Although my research deals more specifically with the description of fungal communities with a wooded habitat, I am trained in the field of plant pathology. This field investigates many of the pests that are destructive to valued crops, such as wheat, corn, and soybeans. Often times the use of fungicides and/or pesticides are required to reduce diseases caused by these pests. It is therefore extremely important to design an appropriate disease management plan with regards to the use of applied products. In a short cartoon that was recently posted on my current research adviser's Face Book page, Mickey Mouse experiences the drawbacks of overusing such chemical controls. For all of you dedicated mycologists, there are several scenes in which giant mushrooms are visible! Click on the title of this blog post to find out what happens to this iconic character.
Tuesday, November 10, 2009
While visiting my twenty-five plots this past week, I observed that nearly twenty-five percent of them had been effected by recent wind and snow storms. Here in University Park, PA we received a record snowfall this October 15th. It was the earliest recorded snowfall with standing accumulation and it caused lots of damage to trees. In the Hartley Wood there were many large trees and branches downed from the weight of the snow. Some of this woody debris fell onto my sampling plots and made it impossible for me to thoroughly investigate those areas. I will not be including collections from this past month in any statistical analysis of the plots. This should eliminate any skewing effect caused by the reduction in sampling for these effected plots. The image to the top left shows a sampling plot in the early part of October. The image to the bottom left is the same plot post storm with debris covering the entire area of the plot.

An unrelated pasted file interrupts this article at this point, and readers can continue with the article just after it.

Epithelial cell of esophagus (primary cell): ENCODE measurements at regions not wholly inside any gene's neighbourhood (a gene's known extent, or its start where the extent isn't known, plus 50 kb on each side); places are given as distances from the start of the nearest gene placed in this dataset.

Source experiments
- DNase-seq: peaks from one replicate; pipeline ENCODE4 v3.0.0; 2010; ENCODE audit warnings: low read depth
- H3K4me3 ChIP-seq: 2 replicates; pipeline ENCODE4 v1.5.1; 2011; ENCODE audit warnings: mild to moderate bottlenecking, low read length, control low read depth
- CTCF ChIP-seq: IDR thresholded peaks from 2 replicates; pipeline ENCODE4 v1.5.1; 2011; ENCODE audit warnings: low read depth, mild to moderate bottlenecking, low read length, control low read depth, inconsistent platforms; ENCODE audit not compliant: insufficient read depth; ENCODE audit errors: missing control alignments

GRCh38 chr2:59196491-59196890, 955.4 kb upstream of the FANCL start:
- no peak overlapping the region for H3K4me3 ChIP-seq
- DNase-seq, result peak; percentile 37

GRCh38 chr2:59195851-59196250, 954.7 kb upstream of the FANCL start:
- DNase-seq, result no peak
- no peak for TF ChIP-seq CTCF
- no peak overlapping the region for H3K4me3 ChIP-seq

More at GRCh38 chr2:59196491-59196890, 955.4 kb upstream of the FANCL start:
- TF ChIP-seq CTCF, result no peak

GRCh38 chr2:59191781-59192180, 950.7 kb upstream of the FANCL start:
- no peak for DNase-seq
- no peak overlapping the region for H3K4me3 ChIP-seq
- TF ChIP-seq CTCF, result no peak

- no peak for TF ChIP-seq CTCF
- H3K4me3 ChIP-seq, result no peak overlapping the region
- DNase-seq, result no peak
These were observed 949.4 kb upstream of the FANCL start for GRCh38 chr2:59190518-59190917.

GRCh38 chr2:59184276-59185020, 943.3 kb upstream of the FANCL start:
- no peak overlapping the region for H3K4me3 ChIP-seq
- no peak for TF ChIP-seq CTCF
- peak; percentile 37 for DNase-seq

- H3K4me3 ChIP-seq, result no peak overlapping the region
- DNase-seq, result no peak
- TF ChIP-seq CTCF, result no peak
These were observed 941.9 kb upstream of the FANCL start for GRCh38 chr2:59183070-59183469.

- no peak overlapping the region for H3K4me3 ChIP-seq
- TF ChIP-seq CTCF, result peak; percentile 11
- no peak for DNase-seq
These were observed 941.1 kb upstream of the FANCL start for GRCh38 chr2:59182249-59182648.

Saturday, November 7, 2009